Miami Herald ran an article headlined, “Roses are for suckers. Here’s how to send croquetas for a truly Miami Valentine’s Day.” The story goes on to read: “Roses are boring.”

Microsoft emailed: “These gifts last longer than flowers.”

Perfectly Posh, a seller of skin-care products, posted the following on Facebook: “Flowers Die / Chocolates Melt” and “Why buy Posh for Valentine’s Day? Roses look and smell great for four days and ‘decent’ for about a week before being thrown away.”

Seat Geek emailed: “Roses Out: Tickets: In.”

Southwest Vacations emailed: “Vacations are better than roses.”

USA Today ran “From bacon and beef jerky to breadsticks and pickles: Valentine’s Day bouquets go wacky.” It begins with: “Forget traditional flowers.”

Whole Foods Market in-store sign reads: “You can say it with flowers, but cake just tastes better.”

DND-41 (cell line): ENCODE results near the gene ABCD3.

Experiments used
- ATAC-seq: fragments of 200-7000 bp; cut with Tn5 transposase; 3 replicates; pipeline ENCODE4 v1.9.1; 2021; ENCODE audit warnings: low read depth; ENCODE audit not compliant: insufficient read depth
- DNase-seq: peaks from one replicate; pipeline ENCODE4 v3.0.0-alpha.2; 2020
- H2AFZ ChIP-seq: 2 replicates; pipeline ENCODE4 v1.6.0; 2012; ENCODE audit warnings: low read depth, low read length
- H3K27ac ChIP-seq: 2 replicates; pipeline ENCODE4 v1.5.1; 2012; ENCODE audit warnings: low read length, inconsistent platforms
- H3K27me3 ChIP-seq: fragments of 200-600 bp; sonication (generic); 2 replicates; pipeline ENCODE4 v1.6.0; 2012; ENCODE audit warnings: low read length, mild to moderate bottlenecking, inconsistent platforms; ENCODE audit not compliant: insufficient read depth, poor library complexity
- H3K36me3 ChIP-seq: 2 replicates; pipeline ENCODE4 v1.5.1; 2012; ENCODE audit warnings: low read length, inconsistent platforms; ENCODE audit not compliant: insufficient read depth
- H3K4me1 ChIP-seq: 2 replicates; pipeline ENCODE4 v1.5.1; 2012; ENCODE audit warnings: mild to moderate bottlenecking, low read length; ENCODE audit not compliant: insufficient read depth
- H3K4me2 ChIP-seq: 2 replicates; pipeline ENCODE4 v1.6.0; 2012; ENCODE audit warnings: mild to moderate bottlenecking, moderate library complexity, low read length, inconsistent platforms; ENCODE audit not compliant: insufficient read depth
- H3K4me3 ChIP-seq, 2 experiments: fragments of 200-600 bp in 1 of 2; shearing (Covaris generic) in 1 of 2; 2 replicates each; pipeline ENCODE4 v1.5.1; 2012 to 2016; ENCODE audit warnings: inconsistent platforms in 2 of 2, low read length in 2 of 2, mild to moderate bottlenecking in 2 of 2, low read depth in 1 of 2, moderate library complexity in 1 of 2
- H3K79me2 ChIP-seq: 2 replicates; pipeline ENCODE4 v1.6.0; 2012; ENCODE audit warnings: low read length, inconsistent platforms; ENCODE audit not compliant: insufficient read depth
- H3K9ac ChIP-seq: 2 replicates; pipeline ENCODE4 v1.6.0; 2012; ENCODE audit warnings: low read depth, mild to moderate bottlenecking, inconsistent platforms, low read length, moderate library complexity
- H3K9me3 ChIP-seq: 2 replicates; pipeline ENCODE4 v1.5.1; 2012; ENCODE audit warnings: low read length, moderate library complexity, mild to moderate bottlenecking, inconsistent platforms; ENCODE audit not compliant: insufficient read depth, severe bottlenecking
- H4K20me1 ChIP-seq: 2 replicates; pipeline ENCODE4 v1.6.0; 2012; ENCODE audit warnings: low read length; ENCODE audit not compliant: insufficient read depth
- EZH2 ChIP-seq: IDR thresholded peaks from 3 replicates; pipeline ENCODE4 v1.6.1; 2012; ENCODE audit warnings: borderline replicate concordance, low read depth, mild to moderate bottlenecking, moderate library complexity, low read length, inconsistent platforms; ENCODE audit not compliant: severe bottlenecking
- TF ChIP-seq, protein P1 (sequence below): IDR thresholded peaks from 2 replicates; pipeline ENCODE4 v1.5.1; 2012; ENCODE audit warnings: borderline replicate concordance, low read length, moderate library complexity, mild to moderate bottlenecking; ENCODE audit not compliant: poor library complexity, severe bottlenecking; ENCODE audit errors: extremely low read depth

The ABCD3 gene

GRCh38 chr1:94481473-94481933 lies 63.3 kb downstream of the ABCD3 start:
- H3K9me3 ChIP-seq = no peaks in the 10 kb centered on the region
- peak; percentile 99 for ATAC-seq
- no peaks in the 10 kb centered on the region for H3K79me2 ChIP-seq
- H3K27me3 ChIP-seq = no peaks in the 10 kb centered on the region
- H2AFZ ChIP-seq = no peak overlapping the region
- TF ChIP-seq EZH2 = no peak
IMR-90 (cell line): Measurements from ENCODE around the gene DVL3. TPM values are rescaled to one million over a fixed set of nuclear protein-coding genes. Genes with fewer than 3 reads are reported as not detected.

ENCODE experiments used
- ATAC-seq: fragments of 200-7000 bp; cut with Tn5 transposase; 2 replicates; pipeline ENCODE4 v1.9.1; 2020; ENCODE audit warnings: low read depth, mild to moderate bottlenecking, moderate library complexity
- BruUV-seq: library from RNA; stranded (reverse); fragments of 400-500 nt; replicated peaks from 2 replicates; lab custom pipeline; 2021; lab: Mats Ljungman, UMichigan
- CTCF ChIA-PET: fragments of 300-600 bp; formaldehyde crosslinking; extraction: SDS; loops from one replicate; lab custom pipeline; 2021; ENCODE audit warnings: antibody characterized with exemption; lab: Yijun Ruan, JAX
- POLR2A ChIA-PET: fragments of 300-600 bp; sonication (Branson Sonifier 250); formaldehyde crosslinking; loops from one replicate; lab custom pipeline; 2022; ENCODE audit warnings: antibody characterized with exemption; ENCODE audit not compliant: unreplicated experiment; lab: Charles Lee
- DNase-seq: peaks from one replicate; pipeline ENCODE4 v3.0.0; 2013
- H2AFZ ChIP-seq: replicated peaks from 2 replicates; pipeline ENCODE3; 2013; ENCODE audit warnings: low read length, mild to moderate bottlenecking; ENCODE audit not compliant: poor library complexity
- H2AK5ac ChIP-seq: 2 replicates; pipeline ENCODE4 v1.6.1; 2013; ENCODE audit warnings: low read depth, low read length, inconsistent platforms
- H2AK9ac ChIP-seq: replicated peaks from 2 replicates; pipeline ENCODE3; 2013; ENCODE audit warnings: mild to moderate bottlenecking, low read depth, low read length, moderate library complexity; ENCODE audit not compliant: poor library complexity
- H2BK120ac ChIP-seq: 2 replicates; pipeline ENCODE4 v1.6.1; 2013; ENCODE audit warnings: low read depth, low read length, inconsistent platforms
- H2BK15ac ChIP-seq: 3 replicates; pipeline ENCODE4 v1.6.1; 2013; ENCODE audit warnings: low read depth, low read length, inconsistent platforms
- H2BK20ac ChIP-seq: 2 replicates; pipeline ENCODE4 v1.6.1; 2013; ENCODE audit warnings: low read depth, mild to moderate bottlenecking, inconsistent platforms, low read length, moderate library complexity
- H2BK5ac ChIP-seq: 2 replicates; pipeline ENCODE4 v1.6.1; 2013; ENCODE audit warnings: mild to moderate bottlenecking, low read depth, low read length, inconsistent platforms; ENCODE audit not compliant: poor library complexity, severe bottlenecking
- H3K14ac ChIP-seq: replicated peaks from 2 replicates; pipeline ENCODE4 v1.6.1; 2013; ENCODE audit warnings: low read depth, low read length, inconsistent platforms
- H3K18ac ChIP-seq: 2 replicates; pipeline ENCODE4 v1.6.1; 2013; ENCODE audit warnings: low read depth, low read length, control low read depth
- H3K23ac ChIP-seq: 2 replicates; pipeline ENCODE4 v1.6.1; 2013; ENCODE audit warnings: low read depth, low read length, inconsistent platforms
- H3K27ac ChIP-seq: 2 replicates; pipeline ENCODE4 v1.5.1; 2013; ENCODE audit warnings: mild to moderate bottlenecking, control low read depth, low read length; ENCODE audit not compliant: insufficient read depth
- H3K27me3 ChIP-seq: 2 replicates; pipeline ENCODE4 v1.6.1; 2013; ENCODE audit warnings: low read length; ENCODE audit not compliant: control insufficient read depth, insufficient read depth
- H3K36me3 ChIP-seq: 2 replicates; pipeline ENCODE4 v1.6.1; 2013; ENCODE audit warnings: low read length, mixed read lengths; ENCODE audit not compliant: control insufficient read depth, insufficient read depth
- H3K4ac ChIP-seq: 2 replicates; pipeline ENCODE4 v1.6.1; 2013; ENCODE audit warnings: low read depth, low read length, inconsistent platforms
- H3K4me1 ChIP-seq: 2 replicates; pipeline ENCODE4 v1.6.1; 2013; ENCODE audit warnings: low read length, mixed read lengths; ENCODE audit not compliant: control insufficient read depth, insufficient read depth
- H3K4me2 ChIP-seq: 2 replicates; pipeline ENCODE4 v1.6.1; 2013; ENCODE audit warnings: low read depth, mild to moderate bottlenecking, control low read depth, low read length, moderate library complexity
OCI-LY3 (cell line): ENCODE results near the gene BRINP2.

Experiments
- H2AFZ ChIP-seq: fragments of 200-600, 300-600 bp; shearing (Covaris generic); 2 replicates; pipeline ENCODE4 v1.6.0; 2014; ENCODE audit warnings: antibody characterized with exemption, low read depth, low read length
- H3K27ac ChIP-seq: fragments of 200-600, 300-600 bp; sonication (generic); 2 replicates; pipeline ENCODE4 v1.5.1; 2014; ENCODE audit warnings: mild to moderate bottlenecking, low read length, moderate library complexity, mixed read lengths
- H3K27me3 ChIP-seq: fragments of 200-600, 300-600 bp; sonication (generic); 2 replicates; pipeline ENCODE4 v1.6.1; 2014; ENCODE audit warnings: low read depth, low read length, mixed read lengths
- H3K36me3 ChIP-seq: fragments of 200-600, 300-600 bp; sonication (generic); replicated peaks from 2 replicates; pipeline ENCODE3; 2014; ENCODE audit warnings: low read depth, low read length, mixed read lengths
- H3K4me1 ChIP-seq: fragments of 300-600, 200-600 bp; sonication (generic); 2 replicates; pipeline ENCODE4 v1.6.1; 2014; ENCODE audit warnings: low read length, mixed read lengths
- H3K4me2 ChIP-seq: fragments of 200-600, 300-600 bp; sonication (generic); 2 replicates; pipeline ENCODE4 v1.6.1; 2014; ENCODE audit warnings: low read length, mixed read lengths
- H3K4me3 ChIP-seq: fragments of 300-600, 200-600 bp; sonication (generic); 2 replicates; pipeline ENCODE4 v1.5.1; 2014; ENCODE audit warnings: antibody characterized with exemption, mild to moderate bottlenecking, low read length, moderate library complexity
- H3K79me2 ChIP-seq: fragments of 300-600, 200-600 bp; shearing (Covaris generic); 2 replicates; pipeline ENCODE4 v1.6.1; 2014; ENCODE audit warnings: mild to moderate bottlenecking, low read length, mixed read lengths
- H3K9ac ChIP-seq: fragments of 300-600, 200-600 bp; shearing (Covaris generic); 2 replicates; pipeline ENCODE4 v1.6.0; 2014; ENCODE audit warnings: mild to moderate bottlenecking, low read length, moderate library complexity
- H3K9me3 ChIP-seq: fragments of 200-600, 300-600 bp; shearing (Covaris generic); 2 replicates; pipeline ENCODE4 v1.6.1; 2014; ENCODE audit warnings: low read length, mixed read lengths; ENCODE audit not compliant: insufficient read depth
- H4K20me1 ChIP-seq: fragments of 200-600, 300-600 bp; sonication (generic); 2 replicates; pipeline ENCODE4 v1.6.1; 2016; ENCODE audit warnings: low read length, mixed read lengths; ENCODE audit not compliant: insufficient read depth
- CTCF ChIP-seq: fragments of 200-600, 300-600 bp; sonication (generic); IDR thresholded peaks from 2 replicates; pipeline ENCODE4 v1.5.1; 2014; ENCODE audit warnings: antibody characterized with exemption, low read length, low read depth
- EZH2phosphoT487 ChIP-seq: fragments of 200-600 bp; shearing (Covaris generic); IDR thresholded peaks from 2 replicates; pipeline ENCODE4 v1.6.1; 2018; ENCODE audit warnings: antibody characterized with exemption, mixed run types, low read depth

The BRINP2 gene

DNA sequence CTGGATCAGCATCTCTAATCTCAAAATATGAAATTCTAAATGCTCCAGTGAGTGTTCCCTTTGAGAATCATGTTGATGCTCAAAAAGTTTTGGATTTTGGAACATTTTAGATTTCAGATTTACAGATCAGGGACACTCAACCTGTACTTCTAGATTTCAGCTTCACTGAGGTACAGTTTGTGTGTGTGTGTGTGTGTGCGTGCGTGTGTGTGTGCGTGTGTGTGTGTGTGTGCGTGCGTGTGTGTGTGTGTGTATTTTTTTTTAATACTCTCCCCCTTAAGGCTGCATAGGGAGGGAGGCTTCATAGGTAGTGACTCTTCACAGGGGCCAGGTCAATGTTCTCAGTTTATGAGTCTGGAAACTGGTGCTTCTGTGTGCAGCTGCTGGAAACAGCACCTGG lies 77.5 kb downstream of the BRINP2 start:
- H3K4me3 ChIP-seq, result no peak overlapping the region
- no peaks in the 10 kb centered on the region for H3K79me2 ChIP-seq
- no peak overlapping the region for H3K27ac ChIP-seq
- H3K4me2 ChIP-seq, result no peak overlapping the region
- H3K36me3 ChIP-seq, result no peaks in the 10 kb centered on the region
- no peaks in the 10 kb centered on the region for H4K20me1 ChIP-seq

Florists convince companies to rethink negative flower ads

Some florists took matters into their own hands when they saw negative flower ads — and responded directly to companies themselves. “Your feedback as a customer really does mean something to advertisers,” Scala said. 

When Robert Bryant, AAF, AIFD, of Flowers By Robert Taylor in West Covina, CA, saw a Facebook post that read, “Get Tickets instead of Last Minute Flowers for Valentine’s Day,” he acted fast. He reached out to the owner of the independent ticket broker — who happens to be a customer. “’I know you didn’t create the ad’,” Bryant said to the ticket broker, “I’m just asking that you promote your services on their own merits.”

Soon after, TicketGiant posted not one, but two flower-friendly messages on Facebook. The first read: “After buying her Roses don’t forget to add the Concert tickets for Valentine’s Day.” In the second post, TicketGiant shared a Flowers by Robert Taylor Valentine’s Day post with the message: “My florist since 1983.”

Kate Delaney, AAF, of Matlack Florist Inc. in West Chester, PA, reached out to Panda Planner, a company that produces a series of planners to improve productivity. She received an email promotion from the company with the subject line “Flowers are overrated — Give a V-Day gift that has meaning.”